Jen Ash dishes on her musical ‘Trouble’ and how she’s taking the R&B world by storm

Jen Ash is a soulful pop/r&b artist, born in Lebanon and raised in France. After ending her professional basketball career, she decided to follow her true path, moving to Los Angeles to pursue her music career. She has been performing since 2018 in the City of Angels. Her influences come from the 90’s, with her goal being to create music that connects with and inspires listeners. She has learned to explore music on her own… what an amazing and tumultuous road it has been. Her songwriting channels into past and present experiences and future desires, with a splash of imagination. With the ability to create in French and English her sultry vocals will take you on a memorable journey.

With her current single, “Trouble” riding high on the national airplay charts, Jen took some time out to answer some questions for our readers…

How did you get your start as an R&B musician?

Music was always a dream for me. I never wanted to admit it, but it was my childhood dream. I thought it was unattainable, but when I moved to Los Angeles, I realized that my dream can actually come true. I had no idea how to do it, I was just very clear on my intentions, and the universe had put people on my path to help me along the way.

A friend of mine helped me write and record my first songs and taught me everything I needed to know to create music on my own, and I am forever grateful for him and his knowledge.

How do you stay up to date on new trends and styles in R&B music?

I’m very picky when it comes to RnB, I want to bring the 90s back, with amazing compositions and meaningful lyrics. I don’t really enjoy the new trends and I hope we will get back to a soulful Era very soon.

Can you describe your songwriting process and where you draw inspiration from?

I usually get inspired by my own life experience. Life is full of trigger, hurt, joy, and happiness. I dive into my deepest emotions and put them into a song. I had to be comfortable with vulnerability and have the courage, to tell the truth with no filter.

How do you handle the pressure of performing live and engaging with your audience?

I usually work well under pressure. I used to be a professional basketball player and pressure was constant. So I’ve learned to handle it quite well. I still stress right before a show, the first couple of seconds when I enter the stage, but then it goes away. Playing live is magical, people give you so much energy and support. It can be overwhelming. I honestly love it. It is my favorite part of being an artist because I make music to connect and exchange with people. As artists, we a part of something bigger than ourselves. We are here to inspire and serve people.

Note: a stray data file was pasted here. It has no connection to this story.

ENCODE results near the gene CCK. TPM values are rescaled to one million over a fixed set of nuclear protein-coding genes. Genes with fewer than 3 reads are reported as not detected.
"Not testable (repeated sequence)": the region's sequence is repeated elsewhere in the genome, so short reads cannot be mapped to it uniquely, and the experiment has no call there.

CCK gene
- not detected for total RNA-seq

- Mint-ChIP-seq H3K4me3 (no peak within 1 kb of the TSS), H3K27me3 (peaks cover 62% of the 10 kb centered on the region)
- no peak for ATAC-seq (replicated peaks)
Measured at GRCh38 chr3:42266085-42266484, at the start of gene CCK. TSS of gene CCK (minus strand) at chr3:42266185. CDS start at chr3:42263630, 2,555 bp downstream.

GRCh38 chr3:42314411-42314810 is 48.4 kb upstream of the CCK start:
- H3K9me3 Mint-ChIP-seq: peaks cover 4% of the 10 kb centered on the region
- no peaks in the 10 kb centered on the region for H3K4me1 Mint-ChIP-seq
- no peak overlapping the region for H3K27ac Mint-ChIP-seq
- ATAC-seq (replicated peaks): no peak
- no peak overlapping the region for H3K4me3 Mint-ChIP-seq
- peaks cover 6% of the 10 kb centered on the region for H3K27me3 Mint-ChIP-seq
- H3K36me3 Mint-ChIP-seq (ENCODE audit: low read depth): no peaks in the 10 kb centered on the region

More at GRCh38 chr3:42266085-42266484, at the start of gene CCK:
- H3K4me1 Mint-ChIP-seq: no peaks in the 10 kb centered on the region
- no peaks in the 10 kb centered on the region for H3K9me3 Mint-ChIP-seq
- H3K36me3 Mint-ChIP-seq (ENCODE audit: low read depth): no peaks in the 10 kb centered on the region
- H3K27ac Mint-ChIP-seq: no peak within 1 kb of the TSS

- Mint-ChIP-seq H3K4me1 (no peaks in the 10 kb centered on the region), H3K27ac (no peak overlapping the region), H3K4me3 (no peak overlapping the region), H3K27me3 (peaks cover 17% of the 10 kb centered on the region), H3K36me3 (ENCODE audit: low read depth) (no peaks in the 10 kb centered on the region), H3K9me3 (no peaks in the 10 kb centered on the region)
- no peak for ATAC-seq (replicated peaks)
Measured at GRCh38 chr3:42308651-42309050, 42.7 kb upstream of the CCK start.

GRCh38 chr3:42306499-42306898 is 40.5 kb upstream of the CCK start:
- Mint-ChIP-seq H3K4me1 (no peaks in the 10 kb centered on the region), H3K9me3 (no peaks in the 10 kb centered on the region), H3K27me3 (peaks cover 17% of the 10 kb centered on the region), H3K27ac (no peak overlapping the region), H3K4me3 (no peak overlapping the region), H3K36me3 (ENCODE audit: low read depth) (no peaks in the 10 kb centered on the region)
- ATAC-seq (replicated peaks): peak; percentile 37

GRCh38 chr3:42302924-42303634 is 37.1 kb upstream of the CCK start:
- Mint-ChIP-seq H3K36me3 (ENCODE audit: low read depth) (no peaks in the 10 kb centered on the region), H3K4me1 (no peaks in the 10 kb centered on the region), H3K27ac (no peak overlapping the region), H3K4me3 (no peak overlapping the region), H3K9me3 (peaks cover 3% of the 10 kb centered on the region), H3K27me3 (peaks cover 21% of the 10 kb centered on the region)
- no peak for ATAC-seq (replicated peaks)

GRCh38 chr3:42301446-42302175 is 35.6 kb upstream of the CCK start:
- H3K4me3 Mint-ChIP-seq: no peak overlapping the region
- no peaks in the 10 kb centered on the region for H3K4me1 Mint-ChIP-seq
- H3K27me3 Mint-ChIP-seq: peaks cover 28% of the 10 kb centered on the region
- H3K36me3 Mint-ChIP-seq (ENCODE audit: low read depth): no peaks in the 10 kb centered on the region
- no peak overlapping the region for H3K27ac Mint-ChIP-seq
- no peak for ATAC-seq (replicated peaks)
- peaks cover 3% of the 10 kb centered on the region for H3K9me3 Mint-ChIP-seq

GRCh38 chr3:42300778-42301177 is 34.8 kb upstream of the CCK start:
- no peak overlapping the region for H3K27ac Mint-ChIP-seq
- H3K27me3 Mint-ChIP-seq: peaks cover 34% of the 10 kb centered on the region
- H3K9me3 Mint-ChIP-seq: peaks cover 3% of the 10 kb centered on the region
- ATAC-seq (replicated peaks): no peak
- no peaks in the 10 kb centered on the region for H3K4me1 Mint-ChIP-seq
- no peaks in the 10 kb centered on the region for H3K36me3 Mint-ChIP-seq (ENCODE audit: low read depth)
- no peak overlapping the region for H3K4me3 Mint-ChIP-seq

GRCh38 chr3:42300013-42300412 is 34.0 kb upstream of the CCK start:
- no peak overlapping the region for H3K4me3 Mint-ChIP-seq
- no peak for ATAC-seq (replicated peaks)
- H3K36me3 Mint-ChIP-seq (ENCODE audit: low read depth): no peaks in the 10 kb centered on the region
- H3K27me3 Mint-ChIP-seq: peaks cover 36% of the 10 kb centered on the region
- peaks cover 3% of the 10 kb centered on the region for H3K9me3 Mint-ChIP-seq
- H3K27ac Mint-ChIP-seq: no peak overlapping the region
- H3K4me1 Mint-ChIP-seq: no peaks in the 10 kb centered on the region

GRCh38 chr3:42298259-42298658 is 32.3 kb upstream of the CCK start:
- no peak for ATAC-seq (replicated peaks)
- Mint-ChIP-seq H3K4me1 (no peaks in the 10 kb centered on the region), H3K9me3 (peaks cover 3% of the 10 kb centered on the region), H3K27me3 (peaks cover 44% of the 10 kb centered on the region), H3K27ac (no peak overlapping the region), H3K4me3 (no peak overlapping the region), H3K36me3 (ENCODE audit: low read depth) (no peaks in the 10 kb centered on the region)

Can you share an example of a time when you had to collaborate with other musicians on a project?

Collaboration is fun. You learn so much and realize there are a lot of talented people. I love getting new ideas and opinions, I think putting different talents in a room takes everything to the next level.

I love having the band with me. They lift my songs in a way that is unique, and I love every single one of them for embarking in my universe.

How do you manage your time and prioritize your creative endeavors?

I’ve learned to set boundaries with friends and family. I put my goals first. I’ve learned how to say No without feeling guilty. It was a difficult process, but I had to protect myself and my Art. Time is very precious, and I want to spend it doing what I love and not trying to please everyone around me.

Can you talk about a particularly challenging moment in your music career and how you overcame it?

The big challenge for me was to embrace who I am. Where I come from, where I grew up, and all the experiences that made me the woman I am today.

At the beginning, I really wanted to be accepted, and I was trying to fit into the music industry, so I was making songs without any meaning behind it. I tried to hide my accent, and it was too much of a false facade.

The day I decided to embrace my accent and my origins, find the beauty in it, find myself, and find my identity, everything changed.

How do you balance your personal life with your music career?

Once again, Boundaries. I try to spend my free time with people who lift my energy up. I pushed away all negativity, and I’m ok not being available for that.

I think my personal life is the essence of my writing, so I have to make time for it, which sometimes is quite difficult with a busy schedule, but it’s important and necessary to spend time with people you love and love you back.

How do you handle criticism and constructive feedback on your music?

I honestly don’t take anything personal. There is no perfection in Art, some people like what I do some others don’t. I believe we all have free choices, so if you don’t like what I do, just don’t listen.

When it comes to constructive feedback I’m always open to hearing it. I believe we constantly learn, so I will take what resonates and use it to become a better artist.

What do you hope to achieve in your music career in the next five years?

Having a team of creatives working with me. A record label would be a blessing.

Having the opportunity to go on a world tour and meet people around the world.

Placing my music into movies.

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